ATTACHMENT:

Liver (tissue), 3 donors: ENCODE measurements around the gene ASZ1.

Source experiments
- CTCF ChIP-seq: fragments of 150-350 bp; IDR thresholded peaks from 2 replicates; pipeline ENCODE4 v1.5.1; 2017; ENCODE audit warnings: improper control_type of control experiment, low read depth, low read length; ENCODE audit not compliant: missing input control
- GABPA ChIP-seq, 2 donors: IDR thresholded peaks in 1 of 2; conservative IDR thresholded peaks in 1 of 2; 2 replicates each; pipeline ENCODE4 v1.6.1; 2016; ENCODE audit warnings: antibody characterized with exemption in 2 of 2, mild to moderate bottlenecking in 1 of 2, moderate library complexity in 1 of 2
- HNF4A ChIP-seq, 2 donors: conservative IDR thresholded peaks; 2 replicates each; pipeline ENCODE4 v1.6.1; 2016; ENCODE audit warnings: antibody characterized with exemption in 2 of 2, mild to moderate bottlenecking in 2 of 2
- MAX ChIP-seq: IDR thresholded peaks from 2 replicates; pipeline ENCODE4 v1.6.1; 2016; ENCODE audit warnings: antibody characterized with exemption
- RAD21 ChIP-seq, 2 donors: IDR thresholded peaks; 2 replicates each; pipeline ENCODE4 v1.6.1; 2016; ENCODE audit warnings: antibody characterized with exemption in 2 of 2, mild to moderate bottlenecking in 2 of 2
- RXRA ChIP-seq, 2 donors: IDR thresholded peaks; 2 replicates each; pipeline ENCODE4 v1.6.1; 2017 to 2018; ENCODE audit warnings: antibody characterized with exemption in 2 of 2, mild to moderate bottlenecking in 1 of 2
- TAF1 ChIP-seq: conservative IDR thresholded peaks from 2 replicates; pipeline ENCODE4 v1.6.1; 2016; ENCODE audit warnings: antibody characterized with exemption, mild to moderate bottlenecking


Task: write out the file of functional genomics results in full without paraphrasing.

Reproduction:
Liver (tissue), 3 donors: ENCODE measurements around the gene ASZ1.

Source experiments
- CTCF ChIP-seq: fragments of 150-350 bp; IDR thresholded peaks from 2 replicates; pipeline ENCODE4 v1.5.1; 2017; ENCODE audit warnings: improper control_type of control experiment, low read depth, low read length; ENCODE audit not compliant: missing input control
- GABPA ChIP-seq, 2 donors: IDR thresholded peaks in 1 of 2; conservative IDR thresholded peaks in 1 of 2; 2 replicates each; pipeline ENCODE4 v1.6.1; 2016; ENCODE audit warnings: antibody characterized with exemption in 2 of 2, mild to moderate bottlenecking in 1 of 2, moderate library complexity in 1 of 2
- HNF4A ChIP-seq, 2 donors: conservative IDR thresholded peaks; 2 replicates each; pipeline ENCODE4 v1.6.1; 2016; ENCODE audit warnings: antibody characterized with exemption in 2 of 2, mild to moderate bottlenecking in 2 of 2
- MAX ChIP-seq: IDR thresholded peaks from 2 replicates; pipeline ENCODE4 v1.6.1; 2016; ENCODE audit warnings: antibody characterized with exemption
- RAD21 ChIP-seq, 2 donors: IDR thresholded peaks; 2 replicates each; pipeline ENCODE4 v1.6.1; 2016; ENCODE audit warnings: antibody characterized with exemption in 2 of 2, mild to moderate bottlenecking in 2 of 2
- RXRA ChIP-seq, 2 donors: IDR thresholded peaks; 2 replicates each; pipeline ENCODE4 v1.6.1; 2017 to 2018; ENCODE audit warnings: antibody characterized with exemption in 2 of 2, mild to moderate bottlenecking in 1 of 2
- TAF1 ChIP-seq: conservative IDR thresholded peaks from 2 replicates; pipeline ENCODE4 v1.6.1; 2016; ENCODE audit warnings: antibody characterized with exemption, mild to moderate bottlenecking